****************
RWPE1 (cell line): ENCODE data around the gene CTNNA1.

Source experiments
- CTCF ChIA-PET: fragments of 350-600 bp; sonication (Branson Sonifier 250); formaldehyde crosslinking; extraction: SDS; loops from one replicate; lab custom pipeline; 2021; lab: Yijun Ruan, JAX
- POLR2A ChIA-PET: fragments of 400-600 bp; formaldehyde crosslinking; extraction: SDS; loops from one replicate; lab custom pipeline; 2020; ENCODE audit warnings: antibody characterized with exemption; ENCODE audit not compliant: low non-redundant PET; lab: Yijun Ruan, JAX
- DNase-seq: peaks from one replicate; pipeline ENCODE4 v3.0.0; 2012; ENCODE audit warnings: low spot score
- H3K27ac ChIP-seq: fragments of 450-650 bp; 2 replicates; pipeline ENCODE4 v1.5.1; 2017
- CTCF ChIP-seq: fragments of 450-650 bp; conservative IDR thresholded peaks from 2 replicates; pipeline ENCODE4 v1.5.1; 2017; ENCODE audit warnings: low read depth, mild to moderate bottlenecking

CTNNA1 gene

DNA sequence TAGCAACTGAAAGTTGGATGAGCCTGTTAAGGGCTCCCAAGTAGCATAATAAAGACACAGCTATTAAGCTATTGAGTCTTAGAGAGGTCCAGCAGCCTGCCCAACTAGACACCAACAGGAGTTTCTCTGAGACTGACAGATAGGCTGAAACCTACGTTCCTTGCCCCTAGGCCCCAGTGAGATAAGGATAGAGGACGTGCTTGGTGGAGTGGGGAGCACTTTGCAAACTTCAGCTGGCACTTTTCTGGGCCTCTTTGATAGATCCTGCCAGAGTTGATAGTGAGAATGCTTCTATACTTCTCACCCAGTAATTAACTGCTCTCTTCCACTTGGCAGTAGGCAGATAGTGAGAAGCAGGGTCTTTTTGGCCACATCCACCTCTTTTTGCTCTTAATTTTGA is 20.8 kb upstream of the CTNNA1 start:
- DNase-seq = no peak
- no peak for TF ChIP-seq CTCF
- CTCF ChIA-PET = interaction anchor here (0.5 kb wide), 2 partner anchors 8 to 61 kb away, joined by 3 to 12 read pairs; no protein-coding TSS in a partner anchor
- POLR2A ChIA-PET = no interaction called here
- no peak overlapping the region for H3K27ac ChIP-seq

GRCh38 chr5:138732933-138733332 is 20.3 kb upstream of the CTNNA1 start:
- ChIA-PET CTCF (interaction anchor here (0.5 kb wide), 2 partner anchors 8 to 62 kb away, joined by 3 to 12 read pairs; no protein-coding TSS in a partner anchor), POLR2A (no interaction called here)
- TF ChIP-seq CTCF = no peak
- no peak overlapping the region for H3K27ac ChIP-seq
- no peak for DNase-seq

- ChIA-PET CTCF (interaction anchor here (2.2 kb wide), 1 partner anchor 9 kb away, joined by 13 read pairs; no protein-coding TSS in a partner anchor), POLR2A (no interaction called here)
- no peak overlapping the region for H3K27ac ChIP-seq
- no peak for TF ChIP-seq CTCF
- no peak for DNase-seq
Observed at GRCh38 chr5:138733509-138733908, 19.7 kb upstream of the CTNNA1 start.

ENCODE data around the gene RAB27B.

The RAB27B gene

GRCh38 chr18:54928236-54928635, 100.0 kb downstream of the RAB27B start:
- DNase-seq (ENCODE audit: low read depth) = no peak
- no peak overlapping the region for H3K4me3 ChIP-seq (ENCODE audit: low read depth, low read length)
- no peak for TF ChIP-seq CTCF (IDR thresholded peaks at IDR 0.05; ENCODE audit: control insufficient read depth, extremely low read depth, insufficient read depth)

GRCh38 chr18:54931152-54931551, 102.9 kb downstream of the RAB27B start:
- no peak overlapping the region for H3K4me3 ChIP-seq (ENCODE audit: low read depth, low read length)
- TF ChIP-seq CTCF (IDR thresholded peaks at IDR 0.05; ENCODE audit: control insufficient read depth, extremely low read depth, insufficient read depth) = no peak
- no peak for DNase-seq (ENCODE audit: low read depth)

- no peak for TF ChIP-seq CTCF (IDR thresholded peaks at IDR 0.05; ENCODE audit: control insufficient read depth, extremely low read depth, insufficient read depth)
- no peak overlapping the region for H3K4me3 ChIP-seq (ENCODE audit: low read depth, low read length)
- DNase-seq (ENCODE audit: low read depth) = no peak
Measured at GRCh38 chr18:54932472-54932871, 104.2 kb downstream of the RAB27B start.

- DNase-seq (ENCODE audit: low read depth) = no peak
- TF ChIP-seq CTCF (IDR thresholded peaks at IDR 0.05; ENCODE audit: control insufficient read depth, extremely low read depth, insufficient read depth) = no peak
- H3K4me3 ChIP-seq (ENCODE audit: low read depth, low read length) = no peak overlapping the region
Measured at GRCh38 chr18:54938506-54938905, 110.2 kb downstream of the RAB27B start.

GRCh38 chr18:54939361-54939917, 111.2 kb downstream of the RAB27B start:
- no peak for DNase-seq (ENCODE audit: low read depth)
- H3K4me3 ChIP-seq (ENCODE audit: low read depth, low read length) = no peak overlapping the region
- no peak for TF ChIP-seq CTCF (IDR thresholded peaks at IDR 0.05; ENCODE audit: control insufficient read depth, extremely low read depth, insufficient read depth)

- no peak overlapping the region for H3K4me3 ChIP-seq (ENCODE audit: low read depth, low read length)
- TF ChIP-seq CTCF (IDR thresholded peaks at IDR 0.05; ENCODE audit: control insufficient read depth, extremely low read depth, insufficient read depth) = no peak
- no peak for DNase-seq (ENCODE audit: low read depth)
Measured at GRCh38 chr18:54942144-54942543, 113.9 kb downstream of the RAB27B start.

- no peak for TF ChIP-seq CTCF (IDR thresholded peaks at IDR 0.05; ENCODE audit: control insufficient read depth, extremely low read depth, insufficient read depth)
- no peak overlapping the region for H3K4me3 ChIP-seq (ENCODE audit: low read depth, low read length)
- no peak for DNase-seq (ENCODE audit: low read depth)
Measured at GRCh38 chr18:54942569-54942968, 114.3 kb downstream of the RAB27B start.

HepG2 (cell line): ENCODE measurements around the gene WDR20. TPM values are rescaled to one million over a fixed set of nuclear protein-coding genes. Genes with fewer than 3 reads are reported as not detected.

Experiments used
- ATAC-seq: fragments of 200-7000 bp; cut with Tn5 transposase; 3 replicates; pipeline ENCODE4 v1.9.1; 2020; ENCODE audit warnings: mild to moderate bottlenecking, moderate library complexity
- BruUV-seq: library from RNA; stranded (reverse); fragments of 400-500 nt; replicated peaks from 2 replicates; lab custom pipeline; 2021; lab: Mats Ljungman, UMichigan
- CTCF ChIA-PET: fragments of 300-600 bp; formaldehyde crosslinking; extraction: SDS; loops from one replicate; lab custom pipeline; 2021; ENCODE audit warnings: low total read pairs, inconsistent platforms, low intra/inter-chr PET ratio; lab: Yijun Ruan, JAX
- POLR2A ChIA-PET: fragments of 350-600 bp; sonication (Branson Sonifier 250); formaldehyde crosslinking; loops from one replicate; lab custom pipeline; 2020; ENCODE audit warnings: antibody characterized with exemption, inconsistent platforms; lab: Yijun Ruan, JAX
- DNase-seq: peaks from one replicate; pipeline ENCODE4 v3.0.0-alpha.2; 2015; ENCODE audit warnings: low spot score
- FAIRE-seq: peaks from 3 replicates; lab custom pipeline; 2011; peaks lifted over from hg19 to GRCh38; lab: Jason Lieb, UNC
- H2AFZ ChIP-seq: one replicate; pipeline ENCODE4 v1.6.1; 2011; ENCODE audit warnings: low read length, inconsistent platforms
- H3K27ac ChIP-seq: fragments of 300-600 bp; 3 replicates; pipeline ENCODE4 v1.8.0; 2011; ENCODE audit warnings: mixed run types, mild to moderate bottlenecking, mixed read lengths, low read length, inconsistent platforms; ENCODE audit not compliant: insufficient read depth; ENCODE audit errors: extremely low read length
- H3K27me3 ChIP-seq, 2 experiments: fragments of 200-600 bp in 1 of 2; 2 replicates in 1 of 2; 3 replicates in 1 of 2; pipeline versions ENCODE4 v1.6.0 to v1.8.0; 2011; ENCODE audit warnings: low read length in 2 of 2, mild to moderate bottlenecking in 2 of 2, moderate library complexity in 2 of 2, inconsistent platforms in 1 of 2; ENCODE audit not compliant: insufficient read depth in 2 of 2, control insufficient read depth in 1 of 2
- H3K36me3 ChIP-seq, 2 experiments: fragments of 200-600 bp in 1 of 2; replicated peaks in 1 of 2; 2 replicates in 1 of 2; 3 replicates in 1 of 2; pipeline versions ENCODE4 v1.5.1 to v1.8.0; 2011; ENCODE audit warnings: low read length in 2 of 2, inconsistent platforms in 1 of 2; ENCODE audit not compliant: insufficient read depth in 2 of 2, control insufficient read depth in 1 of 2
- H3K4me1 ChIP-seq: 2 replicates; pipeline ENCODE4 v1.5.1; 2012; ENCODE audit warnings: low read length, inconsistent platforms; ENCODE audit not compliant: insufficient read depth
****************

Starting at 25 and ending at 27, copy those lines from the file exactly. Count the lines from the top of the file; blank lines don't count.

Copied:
ENCODE data around the gene RAB27B.

The RAB27B gene

GRCh38 chr18:54928236-54928635, 100.0 kb downstream of the RAB27B start: